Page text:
In traditional Jewish belief, only God could forgive sins. Now John’s testimony is that Christ conferred that power on his followers (20:23). When the violence and hatred of the world plunged my life into darkness, God’s Spirit came to me through preaching a text I barely knew and in this act of preaching, all that had been broken within me began to be made new. Forgiveness puts things right with God, neighbour and self. So it is also for our Diocese. We have received from the Holy Spirit the truth that calls us to the ministry of reconciliation in our woundedness and the woundedness of our war-weary nation. It is a joy to have received Singhalese pastors and people into our Diocese, to open new institutions ministering to Singhalese orphans, and to dedicate new churches for Singhalese-speaking congregations.
There is much more I could give thanks for, but my invitation is to direct you to the good news John proclaims about how Christ has come to reform us personally and corporately for prophetic witness to his truth and light. If I did not know the transformation Christ has worked in my life through my encounter with the darkness of our world’s violence and hatred, how could I bear prophetic witness to you, to our Diocese, to our nation? I am convinced that we will only receive the grace to respond to God’s faithfulness to us when we more intentionally confess our weakness and our failures before Christ, and wait on his transforming light to speak God’s Word for our personal and corporate life. Then perhaps we may address in conferences of the Asian church these critical questions I have highlighted in the text. I look forward to sharing your responses to these questions.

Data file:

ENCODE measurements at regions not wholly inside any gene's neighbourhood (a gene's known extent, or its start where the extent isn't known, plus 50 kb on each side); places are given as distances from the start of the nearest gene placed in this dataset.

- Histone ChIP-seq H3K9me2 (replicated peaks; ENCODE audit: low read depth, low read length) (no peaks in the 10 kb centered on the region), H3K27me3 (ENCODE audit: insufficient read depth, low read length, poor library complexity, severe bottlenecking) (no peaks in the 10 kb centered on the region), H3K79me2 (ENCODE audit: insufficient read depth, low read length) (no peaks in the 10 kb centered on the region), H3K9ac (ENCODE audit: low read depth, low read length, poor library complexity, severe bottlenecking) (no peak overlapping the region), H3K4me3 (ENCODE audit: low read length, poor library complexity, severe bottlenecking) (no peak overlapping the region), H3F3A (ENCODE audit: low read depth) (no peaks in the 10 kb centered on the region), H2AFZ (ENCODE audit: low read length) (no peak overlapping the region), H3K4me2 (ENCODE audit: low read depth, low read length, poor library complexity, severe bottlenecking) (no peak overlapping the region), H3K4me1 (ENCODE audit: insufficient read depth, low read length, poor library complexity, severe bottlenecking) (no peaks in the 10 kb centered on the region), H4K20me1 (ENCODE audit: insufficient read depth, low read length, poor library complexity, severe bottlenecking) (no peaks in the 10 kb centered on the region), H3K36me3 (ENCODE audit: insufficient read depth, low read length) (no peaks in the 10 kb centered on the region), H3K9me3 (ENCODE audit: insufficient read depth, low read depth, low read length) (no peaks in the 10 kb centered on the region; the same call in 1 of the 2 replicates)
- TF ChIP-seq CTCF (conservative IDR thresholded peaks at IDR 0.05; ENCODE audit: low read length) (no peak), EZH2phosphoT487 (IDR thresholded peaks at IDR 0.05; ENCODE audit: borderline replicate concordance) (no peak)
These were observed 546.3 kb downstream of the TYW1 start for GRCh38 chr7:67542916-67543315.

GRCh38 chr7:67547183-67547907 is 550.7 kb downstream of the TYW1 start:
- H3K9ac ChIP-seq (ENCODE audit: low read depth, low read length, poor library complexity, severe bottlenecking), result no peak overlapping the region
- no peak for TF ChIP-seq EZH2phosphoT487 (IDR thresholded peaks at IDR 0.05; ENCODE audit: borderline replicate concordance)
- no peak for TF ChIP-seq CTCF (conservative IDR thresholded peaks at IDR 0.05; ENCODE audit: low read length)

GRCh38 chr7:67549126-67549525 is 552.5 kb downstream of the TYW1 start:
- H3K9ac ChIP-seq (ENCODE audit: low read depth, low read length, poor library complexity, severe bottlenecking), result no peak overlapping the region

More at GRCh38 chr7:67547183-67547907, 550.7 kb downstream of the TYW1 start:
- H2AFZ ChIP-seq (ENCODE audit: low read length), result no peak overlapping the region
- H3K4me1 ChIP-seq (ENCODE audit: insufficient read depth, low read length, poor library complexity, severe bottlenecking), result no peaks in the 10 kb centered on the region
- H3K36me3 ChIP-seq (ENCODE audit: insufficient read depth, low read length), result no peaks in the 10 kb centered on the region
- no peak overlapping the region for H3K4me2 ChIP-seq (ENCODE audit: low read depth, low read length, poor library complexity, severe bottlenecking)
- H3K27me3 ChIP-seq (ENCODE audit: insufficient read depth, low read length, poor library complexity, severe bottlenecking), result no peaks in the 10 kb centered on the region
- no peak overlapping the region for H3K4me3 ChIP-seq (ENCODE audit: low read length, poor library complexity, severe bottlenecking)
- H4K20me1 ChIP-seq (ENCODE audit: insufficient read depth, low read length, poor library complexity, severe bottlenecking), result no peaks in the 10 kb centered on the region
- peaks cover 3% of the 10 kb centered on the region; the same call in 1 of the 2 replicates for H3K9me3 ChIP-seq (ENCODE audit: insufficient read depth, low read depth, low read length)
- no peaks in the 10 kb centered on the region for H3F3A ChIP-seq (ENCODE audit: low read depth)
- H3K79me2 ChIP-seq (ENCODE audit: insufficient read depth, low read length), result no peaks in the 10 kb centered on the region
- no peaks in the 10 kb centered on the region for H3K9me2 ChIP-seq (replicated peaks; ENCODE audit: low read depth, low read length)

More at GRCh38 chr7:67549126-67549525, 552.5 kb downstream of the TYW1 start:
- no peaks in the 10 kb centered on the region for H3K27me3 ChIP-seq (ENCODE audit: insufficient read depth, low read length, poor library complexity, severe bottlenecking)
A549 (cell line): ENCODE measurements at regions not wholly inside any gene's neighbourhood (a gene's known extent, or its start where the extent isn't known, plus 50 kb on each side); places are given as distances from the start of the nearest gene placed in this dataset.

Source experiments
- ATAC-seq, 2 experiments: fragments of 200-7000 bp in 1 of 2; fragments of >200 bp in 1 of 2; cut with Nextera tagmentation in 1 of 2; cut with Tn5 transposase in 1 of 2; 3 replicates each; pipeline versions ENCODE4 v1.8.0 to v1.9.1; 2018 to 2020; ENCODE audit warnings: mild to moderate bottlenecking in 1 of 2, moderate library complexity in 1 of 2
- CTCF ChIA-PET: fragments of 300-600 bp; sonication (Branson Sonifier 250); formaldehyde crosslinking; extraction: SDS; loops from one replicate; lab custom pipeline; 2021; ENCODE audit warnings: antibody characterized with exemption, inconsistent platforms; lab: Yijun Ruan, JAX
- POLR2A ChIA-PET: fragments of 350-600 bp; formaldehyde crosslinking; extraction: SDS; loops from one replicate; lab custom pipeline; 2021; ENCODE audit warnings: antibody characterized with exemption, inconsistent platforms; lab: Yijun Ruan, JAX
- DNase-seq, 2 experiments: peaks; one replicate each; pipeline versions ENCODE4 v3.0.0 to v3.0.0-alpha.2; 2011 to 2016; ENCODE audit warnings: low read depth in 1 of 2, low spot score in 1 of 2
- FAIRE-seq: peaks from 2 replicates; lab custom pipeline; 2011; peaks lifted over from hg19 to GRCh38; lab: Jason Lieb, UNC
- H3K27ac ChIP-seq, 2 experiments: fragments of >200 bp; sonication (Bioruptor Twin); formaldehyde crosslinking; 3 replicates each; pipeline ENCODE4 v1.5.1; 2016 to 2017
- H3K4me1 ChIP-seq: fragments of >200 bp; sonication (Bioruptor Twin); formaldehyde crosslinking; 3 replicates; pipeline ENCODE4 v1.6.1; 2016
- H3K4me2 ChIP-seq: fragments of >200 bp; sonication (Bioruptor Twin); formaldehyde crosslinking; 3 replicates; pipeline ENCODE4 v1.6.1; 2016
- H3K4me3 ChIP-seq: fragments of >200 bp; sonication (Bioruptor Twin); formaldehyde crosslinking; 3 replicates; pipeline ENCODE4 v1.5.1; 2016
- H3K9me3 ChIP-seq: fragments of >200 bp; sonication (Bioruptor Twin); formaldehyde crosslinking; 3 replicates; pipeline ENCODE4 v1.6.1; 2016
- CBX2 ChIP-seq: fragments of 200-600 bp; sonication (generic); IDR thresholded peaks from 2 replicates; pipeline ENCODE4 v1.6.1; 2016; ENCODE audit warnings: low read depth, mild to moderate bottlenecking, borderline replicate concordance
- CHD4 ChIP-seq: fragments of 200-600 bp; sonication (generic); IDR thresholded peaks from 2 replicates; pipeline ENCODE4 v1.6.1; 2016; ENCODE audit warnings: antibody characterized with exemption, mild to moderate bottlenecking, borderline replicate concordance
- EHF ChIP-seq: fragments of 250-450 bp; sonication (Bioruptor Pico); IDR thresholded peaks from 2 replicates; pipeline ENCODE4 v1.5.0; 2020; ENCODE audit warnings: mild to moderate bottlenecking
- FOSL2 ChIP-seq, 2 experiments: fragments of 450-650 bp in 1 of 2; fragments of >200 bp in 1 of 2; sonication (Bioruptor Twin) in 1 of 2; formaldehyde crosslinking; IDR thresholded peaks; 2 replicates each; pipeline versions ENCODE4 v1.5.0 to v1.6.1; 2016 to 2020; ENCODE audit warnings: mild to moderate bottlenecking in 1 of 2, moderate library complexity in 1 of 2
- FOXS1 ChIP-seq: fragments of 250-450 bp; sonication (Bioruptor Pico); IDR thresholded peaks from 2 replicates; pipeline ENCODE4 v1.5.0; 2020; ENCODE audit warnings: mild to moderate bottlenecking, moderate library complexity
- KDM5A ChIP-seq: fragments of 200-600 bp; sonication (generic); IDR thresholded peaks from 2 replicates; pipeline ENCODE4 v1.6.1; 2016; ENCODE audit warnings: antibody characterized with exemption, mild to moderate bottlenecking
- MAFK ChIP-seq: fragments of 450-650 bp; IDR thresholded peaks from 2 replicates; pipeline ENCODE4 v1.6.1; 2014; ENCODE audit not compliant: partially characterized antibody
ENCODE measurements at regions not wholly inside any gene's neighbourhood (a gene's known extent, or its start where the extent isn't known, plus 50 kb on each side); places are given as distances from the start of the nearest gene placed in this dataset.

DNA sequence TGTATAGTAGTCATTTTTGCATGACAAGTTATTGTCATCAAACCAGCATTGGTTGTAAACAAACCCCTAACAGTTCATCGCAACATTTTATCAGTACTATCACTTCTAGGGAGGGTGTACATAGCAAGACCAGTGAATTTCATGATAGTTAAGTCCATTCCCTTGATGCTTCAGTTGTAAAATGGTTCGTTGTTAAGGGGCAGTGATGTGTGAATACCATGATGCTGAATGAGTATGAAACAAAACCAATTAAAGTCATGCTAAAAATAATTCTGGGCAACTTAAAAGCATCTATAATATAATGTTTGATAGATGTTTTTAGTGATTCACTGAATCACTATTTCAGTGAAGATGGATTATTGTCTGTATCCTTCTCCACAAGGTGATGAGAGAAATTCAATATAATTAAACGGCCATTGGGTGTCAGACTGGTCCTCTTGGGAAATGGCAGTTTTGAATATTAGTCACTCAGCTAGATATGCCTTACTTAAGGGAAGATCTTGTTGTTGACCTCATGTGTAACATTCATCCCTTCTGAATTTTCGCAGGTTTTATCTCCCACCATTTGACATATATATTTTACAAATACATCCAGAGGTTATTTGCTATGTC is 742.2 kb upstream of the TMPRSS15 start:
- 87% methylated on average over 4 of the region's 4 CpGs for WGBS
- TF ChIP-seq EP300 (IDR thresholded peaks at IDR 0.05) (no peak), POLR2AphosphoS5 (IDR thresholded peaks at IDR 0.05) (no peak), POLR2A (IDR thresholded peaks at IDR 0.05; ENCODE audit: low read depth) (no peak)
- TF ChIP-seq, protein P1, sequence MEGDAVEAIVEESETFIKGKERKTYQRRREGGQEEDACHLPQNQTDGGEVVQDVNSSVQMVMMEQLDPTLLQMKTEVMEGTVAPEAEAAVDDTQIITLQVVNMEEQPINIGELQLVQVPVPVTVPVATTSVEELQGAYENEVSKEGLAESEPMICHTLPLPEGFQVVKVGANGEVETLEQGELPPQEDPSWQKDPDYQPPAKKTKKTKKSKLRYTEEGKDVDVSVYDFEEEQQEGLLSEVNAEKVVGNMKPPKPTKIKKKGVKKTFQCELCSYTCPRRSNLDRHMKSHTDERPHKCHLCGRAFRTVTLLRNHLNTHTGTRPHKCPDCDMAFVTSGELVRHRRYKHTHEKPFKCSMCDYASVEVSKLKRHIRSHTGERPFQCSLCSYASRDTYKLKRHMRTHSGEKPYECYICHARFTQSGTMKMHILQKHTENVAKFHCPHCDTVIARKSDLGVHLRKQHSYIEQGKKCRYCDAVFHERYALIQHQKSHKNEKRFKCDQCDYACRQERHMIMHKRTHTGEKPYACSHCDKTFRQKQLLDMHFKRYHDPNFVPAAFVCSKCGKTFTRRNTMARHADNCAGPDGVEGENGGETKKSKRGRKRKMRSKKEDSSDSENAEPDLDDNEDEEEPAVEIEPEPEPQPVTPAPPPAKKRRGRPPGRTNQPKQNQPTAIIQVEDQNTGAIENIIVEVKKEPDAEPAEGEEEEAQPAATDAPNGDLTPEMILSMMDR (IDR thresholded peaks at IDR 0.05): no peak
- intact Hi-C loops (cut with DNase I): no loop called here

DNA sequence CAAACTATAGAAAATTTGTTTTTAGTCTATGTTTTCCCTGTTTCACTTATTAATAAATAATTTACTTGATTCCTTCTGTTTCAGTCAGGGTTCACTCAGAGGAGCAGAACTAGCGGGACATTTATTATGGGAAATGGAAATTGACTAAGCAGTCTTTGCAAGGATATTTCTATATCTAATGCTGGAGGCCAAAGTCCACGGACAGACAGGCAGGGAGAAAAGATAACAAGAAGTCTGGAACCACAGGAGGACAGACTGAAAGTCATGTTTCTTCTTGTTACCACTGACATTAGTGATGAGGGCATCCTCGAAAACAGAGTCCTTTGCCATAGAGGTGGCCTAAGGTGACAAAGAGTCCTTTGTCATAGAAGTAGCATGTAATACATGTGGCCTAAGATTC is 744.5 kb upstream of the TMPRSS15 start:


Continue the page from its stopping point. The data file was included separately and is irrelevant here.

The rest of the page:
The United Church of Christ in the US had, at the time of its formation over 2 million members and now its membership is less than one million. UK Methodism has experienced a membership decline of one-third in the ten years to 2013.Of these, 69 percent are aged 66 or older. In the UK Anglican Church membership has dropped below 1 million people for the first time.